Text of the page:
• der Elefant
  • die Giraffe
  • das Känguru
  • der Löwe
  • der Seehund

You can download them here: Zootiere Posters (PDF)

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We will then sing “Unser kleiner Bär im Zoo” from Die 30 besten Sing- und Bewegungslieder. In an effort to keep the kids a little calmer and quieter, we’re going to change the words. Our bear is going to nicken (nod his head), winken (wave), and klatschen (clap). I have to admit, it’s also easier to sing when you don’t have to jump and stomp and dance around!


After that, I’ll read another Eric Carle book, called Komm, fang den Ball! (Gerstenberg, 1999) This book has a flat, circular cut-out that acts as the ball. It’s attached to a string that pulls through the whole book, so that each animal can “throw” the ball to another animal.

Finally, I updated the zoo map I made for story hour to be a coloring page. You can download that, too: Zoo Karte Malvorlage (PDF) Here’s Froggy’s example (he’s more into fast than neat coloring these days 🙂 )

Zoo Karte AMR GitA


German Date #5: Another Zoo Map

Froggy saw Hoppo’s zoo map and wanted to make one of his own. Only he wanted to start from scratch and use paint! I, of course, told him he could … as long as he did it in German 🙂

We taped together two pieces of heavy painting paper, and then Froggy laid out the animals where he wanted them to be in the zoo. He drew paths, lakes, rivers, and boulders. Then he started painting. He got about half of it finished before he’d had enough. Well, the paints were poured, so together we finished it up. Today, on our German date, he finished it up by putting on the stickers. Then I labeled the animals for him. Of course, I asked him to say the animal names as we did the work.

Here is a look at how it all came together:

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Laying out the animals

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Drawing the zoo elements

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The painting phase is complete

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Time to add the stickers!

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The finished product 🙂


Let’s Go to the Zoo!

Okay, we didn’t really go to the zoo. (Although we’re talking about it, and I have a few ideas for including some German on the trip … so stay tuned for that!)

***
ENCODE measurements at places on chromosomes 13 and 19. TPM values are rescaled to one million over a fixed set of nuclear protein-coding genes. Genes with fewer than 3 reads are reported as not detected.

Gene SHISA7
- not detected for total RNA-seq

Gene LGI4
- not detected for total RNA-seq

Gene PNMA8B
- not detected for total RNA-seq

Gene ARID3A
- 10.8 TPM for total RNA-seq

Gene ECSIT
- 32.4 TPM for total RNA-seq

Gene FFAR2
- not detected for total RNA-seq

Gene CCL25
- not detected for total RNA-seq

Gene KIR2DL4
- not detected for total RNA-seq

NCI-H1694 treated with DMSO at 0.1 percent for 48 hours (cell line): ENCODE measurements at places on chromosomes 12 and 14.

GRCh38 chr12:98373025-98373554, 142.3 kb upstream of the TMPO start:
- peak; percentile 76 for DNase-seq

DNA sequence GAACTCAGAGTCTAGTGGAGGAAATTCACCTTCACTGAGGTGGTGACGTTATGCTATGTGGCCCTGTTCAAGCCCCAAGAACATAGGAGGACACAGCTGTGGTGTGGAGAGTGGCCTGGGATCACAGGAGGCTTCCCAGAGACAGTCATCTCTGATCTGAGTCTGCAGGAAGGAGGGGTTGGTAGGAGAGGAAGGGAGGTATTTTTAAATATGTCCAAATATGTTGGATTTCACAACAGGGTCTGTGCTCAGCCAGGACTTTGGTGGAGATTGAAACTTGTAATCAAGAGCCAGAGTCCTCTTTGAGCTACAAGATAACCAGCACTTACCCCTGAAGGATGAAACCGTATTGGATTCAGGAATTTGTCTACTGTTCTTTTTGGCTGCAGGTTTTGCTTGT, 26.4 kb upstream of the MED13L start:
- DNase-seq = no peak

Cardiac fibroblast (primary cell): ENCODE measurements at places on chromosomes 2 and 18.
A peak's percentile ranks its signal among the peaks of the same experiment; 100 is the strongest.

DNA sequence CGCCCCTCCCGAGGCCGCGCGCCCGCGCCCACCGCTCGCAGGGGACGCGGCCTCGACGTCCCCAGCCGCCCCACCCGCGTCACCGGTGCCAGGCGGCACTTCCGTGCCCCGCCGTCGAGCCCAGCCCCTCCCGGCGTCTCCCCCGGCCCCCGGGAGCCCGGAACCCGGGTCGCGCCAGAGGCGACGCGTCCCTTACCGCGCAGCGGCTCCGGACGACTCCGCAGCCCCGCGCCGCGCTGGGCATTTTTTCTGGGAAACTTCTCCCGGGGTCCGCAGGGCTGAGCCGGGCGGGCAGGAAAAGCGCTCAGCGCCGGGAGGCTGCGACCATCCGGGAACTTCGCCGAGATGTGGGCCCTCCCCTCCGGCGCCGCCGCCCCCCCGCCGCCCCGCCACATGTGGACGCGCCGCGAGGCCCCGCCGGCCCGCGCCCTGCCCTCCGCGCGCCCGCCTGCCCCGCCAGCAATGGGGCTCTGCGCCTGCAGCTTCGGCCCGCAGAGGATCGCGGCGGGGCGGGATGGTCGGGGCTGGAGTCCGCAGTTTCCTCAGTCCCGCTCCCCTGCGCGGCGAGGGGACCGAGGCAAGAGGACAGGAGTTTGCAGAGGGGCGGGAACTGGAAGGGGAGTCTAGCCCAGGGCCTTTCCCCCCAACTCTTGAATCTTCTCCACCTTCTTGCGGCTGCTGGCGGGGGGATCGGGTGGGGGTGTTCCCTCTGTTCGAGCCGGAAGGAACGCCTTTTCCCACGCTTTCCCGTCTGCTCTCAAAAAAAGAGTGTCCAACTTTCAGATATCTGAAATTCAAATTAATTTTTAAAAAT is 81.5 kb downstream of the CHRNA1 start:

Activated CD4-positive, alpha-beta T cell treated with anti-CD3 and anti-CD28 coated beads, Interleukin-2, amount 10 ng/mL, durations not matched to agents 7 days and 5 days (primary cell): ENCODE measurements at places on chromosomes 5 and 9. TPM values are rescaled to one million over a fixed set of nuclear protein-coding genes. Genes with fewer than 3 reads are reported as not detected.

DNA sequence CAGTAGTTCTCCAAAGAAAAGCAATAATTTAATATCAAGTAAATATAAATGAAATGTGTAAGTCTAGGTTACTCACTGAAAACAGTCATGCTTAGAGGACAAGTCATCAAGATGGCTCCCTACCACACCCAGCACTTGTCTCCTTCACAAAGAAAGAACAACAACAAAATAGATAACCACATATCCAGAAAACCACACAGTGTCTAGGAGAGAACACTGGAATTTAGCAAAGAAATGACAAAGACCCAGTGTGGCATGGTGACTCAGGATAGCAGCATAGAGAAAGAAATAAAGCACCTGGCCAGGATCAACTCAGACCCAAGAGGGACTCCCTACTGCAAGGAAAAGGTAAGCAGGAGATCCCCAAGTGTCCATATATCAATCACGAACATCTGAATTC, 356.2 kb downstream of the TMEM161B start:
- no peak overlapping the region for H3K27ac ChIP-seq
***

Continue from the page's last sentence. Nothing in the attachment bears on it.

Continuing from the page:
Today in Story Hour, we talked about zoo animals. We read books:

  • Hör mal im Zoo  by Anne Möller (Carlsen, 2012) – The children really enjoyed hearing the animal sounds!
  • Wo ist Mami?  by Axel Scheffler & Julia Donaldson (Beltz & Gelberg, 2016)
  • Von Kopf bis Fuß  by Eric Carle (Gerstenberg, 2011)
  • 1, 2, 3 ein Zug zum Zoo   by Eric Carle (Gerstenberg, 2015)

We sang songs:

  • “Ich bin ein dicker Tanzbär”
  • “Ein Elefant ging ohnt Hetz”
  • “Unser kleiner Bär im Zoo”

Finally, the children each got to plan out their own zoo! I gave them a blank map and some animal stickers. They placed their animals and then colored the map as they chose.

Click here for the PDF map: Zoo Karte PDF

I just bought some stickers and cut them up, so that each child received the same six animals:

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Here’s my example:

Zoo Karte Kate GitA

Here are some samples of the children’s work from story hour:

2016-05-21 02.22.06Zoo Karte KMR GitA


You can also do a larger version of this project using a roll of butcher paper (which you can also get at Ikea). It works best with one-on-one, as opposed to in a group. Cut off a long section and secure it to the floor with painter’s tape. Let your child help decide where the different animals live and where the paths should be. Use multiple stickers of the animals. And once your zoo is complete, add small toy animals. Use small figures to walk through the zoo. Have fun and be creative!